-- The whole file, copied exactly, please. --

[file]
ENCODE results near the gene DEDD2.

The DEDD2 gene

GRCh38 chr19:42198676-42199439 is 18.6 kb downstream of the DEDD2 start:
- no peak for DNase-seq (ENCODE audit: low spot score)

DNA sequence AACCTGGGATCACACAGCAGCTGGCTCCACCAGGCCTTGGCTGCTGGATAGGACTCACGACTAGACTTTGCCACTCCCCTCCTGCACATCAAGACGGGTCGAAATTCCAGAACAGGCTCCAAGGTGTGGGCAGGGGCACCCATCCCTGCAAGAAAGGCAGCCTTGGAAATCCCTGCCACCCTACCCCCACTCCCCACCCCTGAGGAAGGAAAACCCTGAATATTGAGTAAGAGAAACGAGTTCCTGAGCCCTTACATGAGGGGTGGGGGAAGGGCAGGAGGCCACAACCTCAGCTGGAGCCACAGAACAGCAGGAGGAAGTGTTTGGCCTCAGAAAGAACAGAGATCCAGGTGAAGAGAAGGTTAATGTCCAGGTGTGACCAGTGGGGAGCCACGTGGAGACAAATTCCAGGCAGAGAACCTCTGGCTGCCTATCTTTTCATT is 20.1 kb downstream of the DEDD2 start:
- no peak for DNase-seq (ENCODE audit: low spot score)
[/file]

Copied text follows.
ENCODE results near the gene DEDD2.

The DEDD2 gene

GRCh38 chr19:42198676-42199439 is 18.6 kb downstream of the DEDD2 start:
- no peak for DNase-seq (ENCODE audit: low spot score)

DNA sequence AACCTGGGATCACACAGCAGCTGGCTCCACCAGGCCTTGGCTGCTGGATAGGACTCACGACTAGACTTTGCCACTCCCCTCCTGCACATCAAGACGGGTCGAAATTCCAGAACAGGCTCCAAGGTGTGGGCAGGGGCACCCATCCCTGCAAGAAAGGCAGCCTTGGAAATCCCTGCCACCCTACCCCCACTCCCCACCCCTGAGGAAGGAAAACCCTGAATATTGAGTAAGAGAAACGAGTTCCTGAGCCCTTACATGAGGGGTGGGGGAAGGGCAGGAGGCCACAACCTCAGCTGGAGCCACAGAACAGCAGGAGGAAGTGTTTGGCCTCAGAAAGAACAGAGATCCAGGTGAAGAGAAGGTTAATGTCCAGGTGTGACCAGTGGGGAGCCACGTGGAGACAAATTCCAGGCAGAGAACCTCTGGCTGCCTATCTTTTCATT is 20.1 kb downstream of the DEDD2 start:
- no peak for DNase-seq (ENCODE audit: low spot score)